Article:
The iPhone 5's Dirty Little Secret

The iPhone 5 launch on Wednesday, Sept. 12, is sure to be the most important event for tech investors this year. The Motley Fool will be hosting a live chat where our top tech analysts will answer your questions and break down what the announcement means for Apple and tech investors everywhere. Be sure to swing by Fool.com at 12:45 p.m. ET tomorrow for all your coverage of Apple's next big announcement.

Reports from two Chinese worker-advocacy organizations point to a darker side of the new iPhone 5 release. Less than a month ago, it seemed that Apple's (Nasdaq: AAPL  ) manufacturing partner had finally cleaned up its act, but new labor issues threaten to further tarnish the company's image. Is Apple's reputation sliding down a slippery slope it can't recover from?

The deets
A New York Times article published on Monday highlights further labor infractions by Apple's Chinese manufacturer, Foxconn International Holdings. Foxconn is Apple's largest supplier, but its 1.2 million-person workforce also builds devices for companies such as Cisco (Nasdaq: CSCO  ) , Hewlett-Packard (NYSE: HPQ  ) , Intel (Nasdaq: INTC  ) , and Nokia (NYSE: NOK  ) .

After several journalists first revealed gross misconduct at Foxconn's facilities earlier this year, Apple hired the Fair Labor Association to launch a full-scale investigation into its manufacturing practices. An August update not only reported that Foxconn had completed all necessary tasks on time, but also that the company was actually ahead of schedule on reforming its worker conditions.

Then this happened: China Labor Watch and Students and Scholars Against Corporate Misbehavior both revealed that Foxconn is using unpaid "interns" as labor on their assembly lines. Foxconn employs around 32,000 students, almost 3% of its entire workforce. Students receive a monthly $80 stipend, while Foxconn pays the rest of their would-be salary to the student's school.

Too much, too soon?
Although Apple and the Fair Labor Association might have been shocked to hear this news, Foxconn's labor shortage should have come as no surprise. With new regulations limiting worker overtime, Foxconn has had to dramatically increase its worker base in the past six months.

Unfortunately, Foxconn seems to have filled this need with hundreds of students pulled from school to assemble Apple products, including its new iPhone 5. China Labor Watch estimates that as much as 10% of iPhone assembly lines could currently be staffed by students to meet high short-term demand for Apple's newest device. 

Foolish bottom line
Labor costs account for just 5% of an iPhone's total cost. If we assume that half of that occurs in China, Foxconn's labor amounts to around $10 of an iPhone's final price tag. Not insignificant, to be sure, but Apple's brand and reputation allow it to price its products at a 25% to 50% premium over competitors. You do the math: Apple shouldn't be risking $25 to $50 to save $10.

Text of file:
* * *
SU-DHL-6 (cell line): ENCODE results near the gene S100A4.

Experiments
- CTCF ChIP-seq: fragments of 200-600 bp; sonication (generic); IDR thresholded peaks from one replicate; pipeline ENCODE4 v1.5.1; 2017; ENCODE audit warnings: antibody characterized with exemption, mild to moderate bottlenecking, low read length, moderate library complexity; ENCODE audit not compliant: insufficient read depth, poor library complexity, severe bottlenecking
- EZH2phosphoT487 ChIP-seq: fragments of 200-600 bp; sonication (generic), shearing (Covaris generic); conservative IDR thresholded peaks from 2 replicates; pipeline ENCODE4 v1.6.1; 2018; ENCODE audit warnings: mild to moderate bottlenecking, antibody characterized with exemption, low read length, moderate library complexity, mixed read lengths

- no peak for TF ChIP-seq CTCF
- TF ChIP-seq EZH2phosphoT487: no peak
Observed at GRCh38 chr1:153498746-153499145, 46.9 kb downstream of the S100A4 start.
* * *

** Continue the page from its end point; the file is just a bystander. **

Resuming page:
Even though Foxconn was calling the shots, Apple ultimately failed us on this one. The company needs to play hardball and not let mistakes like this go unnoticed. It's playing a dangerous game, and although I love Apple today, I'd really like to still love Apple tomorrow.

Despite all the bad publicity Apple's received, its transparency and accountability give me reason to believe that this company will continue to excel in the manufacturing sector. To understand the full context of Apple's business, the Fool has prepared a special report outlining his criteria for Apple's ultimate success or failure. It's chock-full of excellent analysis and comes with a full year of free updates, so be sure to pick up your copy today.

Fool contributor Justin Loiseau owns shares of Apple and two really old iPods. You can follow him on Twitter, @TMFJLoand on Motley Fool CAPS, @TMFJLo.

The Motley Fool owns shares of Cisco Systems, Intel, and Apple. Motley Fool newsletter services have recommended buying shares of Intel and Apple and creating a bull call spread position in Apple. We Fools may not all hold the same opinions, but we all believe that considering a diverse range of insights makes us better investors. Try any of our Foolish newsletter services free for 30 days. The Motley Fool has a disclosure policy.


Read/Post Comments (12) | Recommend This Article (10)

Comments from our Foolish Readers

Help us keep this a respectfully Foolish area! This is a place for our readers to discuss, debate, and learn more about the Foolish investing topic you read about above. Help us keep it clean and safe. If you believe a comment is abusive or otherwise violates our Fool's Rules, please report it via the Report this Comment Report this Comment icon found on every comment.

  • Report this Comment On September 11, 2012, at 11:53 PM, applefan1 wrote:

    I don't know why Apple is getting racked over the coals on what Foxconn does and plenty of other well known mfg use Foxconn as well. The media picks on Apple because they design and sell a successful product and the majority of the media which are predominately PC users that are afraid to switch.

    I guess that Microsoft FUD sales tactics have worked on the masses of brainwashed people.

    Apple has to meet demand and they have not many choices in terms of how to make their products.

    I would LOVE It if the media would get on Foxconn's back directly and not lead the story with Apple. Because Apple's name can be EASILY interchanged with Cisco, Dell, HP, etc.

  • Report this Comment On September 12, 2012, at 1:31 AM, investmentexpert wrote: